Home >> January 2018 Edition >> Solving Satellite Interference—An IRG Perspective
Solving Satellite Interference—An IRG Perspective
By Martin Coleman, Executive Director, Satellite Interference Reduction Group (IRG)


Taking stock of where the industry currently stands is important and to acknowledge where the organization is having a positive effect on the issue of interference.

However, interference is the problem that simply won’t just go away unless the fix is in. This is particularly true for broadcasters, as interference effects the user experience as well as the generation of revenue. Users expect efficiency and reliability from satellite — ignoring the problem only compounds it further, which, in turn, damages the reputation of the industry.

There are some who might claim incidences of interference happen so rarely that this does not warrant industry attention. This is undoubtedly not the case and actually points to the challenging work of satellite operators who usually move transmissions to another space to immediately restore service to the user.

In the short term, such moves do ensure continuity, but that will result in vast amounts of unusable spectrum.

Fortunately, and on the back of various initiatives, the IRG has seen many new technology solutions which look promising in terms of solving, or at least lessening, the problem of interference. It’s important that all industry stakeholders make investments into the mitigation of interference, to uphold the validity of satellite itself. Broadcasters need to play a collaborative role in this effort, to ensure that solutions reach their full potential.

Carrier ID — Is This the Solution All Have Hoped For?
The creation of Carrier ID (CID) was very much the result of the satellite industry attempting to find a solution for broadcasters who were struggling with disruption-causing interference.

In fact, it was the IRG in league with the manufacturers that successfully lobbied the DVB to create a specification and allow CID capabilities to be implemented in all new modems and modulators as standard.

At present, IRG has also encouraged operators to integrate CID detection across networks, but there remains much work to complete when it comes to users replacing legacy equipment and switching Carrier ID on — although CID enabled, most equipment is shipped with the setting turned to ‘off.’

As an embedded code containing contact information, CID enables satellite operators to rapidly and easily identify the source of an interfering carrier.

IRG is now working on a Carrier ID alternative, a “dongle” of some description that simply connects externally to any modulator and caters for all types of services, including those less than 128 Kbits — that should appeal to the military and broadcasters alike. In addition, IRG aims to work with manufacturers to default CID to be turned “ON” when the unit is shipped.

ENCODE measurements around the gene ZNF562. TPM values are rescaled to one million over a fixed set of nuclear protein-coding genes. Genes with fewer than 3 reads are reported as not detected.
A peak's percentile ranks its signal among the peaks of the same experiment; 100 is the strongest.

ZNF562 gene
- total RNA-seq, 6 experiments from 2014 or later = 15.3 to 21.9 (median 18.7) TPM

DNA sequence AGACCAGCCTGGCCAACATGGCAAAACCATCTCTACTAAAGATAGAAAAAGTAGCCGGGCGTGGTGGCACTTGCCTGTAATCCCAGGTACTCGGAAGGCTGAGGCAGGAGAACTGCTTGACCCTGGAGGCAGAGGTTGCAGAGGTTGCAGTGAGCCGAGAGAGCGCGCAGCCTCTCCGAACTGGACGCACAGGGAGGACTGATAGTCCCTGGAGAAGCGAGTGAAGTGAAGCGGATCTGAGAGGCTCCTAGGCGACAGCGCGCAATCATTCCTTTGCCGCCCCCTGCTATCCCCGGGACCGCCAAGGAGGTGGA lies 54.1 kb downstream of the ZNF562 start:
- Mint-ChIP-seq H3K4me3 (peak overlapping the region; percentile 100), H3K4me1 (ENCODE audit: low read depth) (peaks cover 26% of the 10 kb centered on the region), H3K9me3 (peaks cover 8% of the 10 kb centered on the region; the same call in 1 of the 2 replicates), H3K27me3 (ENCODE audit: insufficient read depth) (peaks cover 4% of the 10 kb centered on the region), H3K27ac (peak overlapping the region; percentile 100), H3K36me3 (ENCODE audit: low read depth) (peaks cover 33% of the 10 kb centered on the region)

To answer the question in the subhead, that would be a partial “yes,” Carrier ID has been a solution all hoped for, but the take-up is slow. On one hand, in regular cases of interference caused by human error or equipment failure, CID is a quick way of resolving interference. Let’s not forget that most cases of interference are caused by those very reasons. In an instance where interference is affecting a transmission, a simple call is all it takes to alert a user to a problematic carrier and to resolve the issue.

The real by-product of CID is that the technology and methods to detect CID have led to more products being developed to mitigate interference directly, from cancellation to automatic avoidance. This has also led engineers to develop ways to resolve burst-mode VSAT transmission issues quickly.

VSAT Interference — Have New Tools Had the Desired Effect?
The inception of burst-mode networks using Very Small Aperture Terminals (VSATs) was a double-edged sword for broadcasters and certainly presented unique opportunities for Satellite News Gathering (SNG). However, at the same time, the VSATs themselves have contributed to higher occurrences of satellite interference than any other system. Many of IRG’s members over the years have reported endless cases of interference when mobile VSATs are in the area.

Naturally, mobile VSATs are prevalent in all parts of the industry, especially given the growth and size of the networks provided. This now includes Outside Broadcast (OB) trucks which present a significant problem, mainly because the terminal is constantly on the move.

Most cases of VSAT interference stem from misaligned terminals, where the margin for error during setup is small, resulting from human error or manufacturing standards being reduced to keep costs low. For broadcast professionals with minimal training, this combination of underlying issues is quite problematic.

Also true is that in the competitive broadcast industry, consumers have come to demand news and live events as they happen, meaning that reliance on mobile VSAT is inevitable and looks set to only increase. Happily, IRG members have been pioneering methods and products designed to limit the extent of VSAT interference or, in some cases, solve interference all together.

As is often the case with satellite interference, different methods and tactical choices can be implemented in order to limit VSAT interference. One such tactic is to move to circular polarized higher frequency bands, meaning users have no need to manually adjust polarization, thereby reducing one element of human error. Unfortunately, rarely is a solution perfect, and the result of high frequencies is poorer cross-polarization performance. Naturally, a multi-faceted problem needs a multi-solution approach, and this is where the innovative products from IRG members comes to the rescue.